Govt accepts recommendations of ‘harrowing’ Coroner’s report

UPDATED: Child Protection Minister Katrine Hildyard says the state government has accepted all the recommendations of a Coroner’s report into the 2016 murder of two Adelaide children and will set up a review following strong criticism of department inaction.

Apr 22, 2022, updated Apr 22, 2022
Child Protection Minister Katrine Hildyard. Photo: InDaily

Child Protection Minister Katrine Hildyard. Photo: InDaily

Hildyard told reporters a short time ago that her “heart and love” went out to the family of Korey Lee Mitchell, five, and his six-year-old sister Amber Rose Rigney, who were murdered by their mother’s partner in 2016 in what Deputy State Coroner Anthony Schapel described as “preventable” deaths.

The state coroner said authorities should have acted to protect Korey Lee Mitchell, five, and his six-year-old sister Amber Rose Rigney, who were killed along with their mother in 2016. Photo supplied.

In findings handed down yesterday, Schapel said child protection officials should have at least conducted an investigation into the treatment of the children, following a number notifications expressing concern about their care.

He made several recommendations, which Hildyard said would be accepted and implemented by the Malinauskas Government.

“Reading this report last night was really, really harrowing and again, my thoughts are with the family,” she said.

“Myself, the Premier and Cathy Taylor – the chief executive of the Department for Child Protection – met early this morning and at that meeting we firmly resolved to accept and implement all of the recommendations that the Deputy Coroner has made in his report.”

Hildyard said the government would “expeditiously” appoint an independent reviewer to conduct a review of the coronial and other recommendations relating to child protection in South Australia.

She said the government would cast its mind to who it would appoint this afternoon and over the weekend.

“It’s been terrible to reflect on the failures of child protection over a number of years,” she said.

“We want this review to be expeditious, but thorough.

“We anticipate that the process of reviewing and then receiving any report and beginning a plan for any implementation of change would all happen this year.”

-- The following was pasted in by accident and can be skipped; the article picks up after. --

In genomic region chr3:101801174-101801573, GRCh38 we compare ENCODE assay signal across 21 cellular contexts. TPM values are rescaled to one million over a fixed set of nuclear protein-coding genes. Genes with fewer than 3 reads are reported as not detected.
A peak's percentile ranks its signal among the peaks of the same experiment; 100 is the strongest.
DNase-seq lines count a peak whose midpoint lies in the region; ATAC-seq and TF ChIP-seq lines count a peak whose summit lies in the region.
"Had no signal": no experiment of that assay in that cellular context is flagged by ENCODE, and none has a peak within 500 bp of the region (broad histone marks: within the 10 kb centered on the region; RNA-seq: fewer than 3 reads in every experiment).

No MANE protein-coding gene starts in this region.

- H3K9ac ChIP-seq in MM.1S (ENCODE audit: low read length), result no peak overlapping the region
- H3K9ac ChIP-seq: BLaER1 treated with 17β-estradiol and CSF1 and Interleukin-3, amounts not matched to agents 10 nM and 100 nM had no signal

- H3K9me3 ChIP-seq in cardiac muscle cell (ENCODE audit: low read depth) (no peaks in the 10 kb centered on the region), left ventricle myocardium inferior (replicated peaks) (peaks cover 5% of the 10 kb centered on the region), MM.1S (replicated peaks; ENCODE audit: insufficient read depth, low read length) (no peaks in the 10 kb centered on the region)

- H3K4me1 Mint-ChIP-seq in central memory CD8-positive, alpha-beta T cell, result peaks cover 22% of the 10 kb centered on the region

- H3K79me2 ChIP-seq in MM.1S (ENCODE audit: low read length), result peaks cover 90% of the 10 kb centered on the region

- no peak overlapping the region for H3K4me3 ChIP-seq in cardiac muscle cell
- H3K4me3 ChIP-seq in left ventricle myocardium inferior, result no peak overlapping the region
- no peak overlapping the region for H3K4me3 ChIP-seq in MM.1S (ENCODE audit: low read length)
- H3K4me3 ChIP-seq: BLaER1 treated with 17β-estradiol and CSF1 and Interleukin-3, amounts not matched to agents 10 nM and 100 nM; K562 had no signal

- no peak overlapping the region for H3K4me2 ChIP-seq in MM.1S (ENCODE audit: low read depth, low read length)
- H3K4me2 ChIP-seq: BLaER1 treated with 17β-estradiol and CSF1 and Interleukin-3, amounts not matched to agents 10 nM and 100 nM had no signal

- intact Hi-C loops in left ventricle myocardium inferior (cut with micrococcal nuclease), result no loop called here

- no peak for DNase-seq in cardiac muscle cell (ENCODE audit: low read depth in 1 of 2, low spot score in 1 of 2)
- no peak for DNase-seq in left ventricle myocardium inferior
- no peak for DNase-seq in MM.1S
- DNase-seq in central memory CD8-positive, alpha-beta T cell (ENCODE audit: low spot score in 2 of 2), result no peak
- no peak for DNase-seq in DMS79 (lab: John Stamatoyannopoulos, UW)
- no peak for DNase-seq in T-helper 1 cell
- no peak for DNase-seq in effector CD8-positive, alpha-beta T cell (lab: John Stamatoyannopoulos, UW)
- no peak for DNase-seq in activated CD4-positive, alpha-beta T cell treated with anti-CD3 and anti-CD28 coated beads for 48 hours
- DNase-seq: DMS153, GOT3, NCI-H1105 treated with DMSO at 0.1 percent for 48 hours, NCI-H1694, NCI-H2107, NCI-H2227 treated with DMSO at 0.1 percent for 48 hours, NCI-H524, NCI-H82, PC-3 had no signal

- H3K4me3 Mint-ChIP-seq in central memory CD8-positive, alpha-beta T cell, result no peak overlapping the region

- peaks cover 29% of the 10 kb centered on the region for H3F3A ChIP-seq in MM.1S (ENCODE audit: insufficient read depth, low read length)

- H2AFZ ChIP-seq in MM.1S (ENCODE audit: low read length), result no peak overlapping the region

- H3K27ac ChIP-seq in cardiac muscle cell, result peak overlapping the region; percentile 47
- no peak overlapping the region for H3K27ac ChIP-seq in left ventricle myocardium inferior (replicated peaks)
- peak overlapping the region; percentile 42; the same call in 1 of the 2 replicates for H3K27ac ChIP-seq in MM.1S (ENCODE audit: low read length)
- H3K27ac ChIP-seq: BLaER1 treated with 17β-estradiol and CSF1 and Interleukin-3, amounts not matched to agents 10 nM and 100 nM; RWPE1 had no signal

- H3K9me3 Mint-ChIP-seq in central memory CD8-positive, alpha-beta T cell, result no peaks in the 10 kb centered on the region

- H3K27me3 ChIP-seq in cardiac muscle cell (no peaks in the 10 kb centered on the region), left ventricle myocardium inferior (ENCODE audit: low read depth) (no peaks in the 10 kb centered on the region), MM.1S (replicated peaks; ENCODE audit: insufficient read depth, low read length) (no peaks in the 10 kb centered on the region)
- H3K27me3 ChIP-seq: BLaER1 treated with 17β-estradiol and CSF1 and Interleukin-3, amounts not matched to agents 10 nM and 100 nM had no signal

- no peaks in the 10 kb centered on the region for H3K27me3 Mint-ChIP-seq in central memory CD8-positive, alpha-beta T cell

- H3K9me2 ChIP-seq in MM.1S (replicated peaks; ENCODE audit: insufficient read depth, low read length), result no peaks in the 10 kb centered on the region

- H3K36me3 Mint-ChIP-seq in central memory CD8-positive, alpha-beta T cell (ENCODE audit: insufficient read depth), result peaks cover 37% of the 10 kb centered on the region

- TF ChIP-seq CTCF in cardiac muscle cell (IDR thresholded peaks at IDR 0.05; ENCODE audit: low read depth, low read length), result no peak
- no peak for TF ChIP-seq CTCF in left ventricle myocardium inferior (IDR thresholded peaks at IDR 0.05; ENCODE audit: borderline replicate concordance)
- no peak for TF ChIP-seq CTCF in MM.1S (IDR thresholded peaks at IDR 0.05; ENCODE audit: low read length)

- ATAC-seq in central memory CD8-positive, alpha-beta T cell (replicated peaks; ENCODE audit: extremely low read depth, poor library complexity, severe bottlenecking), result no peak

Hildyard did not directly answer repeated questions asking if she would sack any department heads, including Taylor, in light of Schapel’s findings, saying she instead accepted that there had been “failings from governments of all persuasions in child protection”.

“I will work to review systems, to review policies and procedures, to review staffing levels, to make sure they are as effective as possible in making the change that’s needed,” she said.

“What I’ve said is I’m focussed on change – on positive change.”

The Child Protection Minister said she would work with the department to address staffing gaps “as soon as we can”, but was unable to confirm how many extra staff would be recruited.

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“We certainly can speak with you about that in the coming weeks,” she said.

“We are wanting to identify first exactly where staff are needed most in terms of making sure that children who are already in care are safe and supported to physically, emotionally, mentally thrive.”

In his findings, Schapel said child protection authorities failed to conduct an investigation into the treatment of Mitchell and Rigney. 

At the opening of the inquest last year, counsel assisting Ahura Kalali said that before the murders, another child of Wilson-Rigney had been removed from her care after being deemed to be in a situation of serious danger.

Kalali outlined a long history of abuse, care and neglect notifications to authorities over the care of all three children.

There were also concerns related to the development of the children, their sporadic attendance at school and in relation to their mother’s drug abuse.

The inquest heard that Families SA had difficulties with continuing to intervene in the family’s case because of a lack of resources.

But Taylor told reporters this morning that systems had changed in the department since the children’s deaths.

“When the Coroner was looking at this matter it was under the old (Child and Young Person’s Safety) Act and under the new Act we’ve now got a lot more available to us,” she said.

“Our staff are working harder than ever to investigate matters, respond to more matters, but more importantly, to connect families,” she said.

“We have investigated more matters than ever before over the last five years and we are certainly making sure that we don’t leave children in unsafe environments.”

– with AAP

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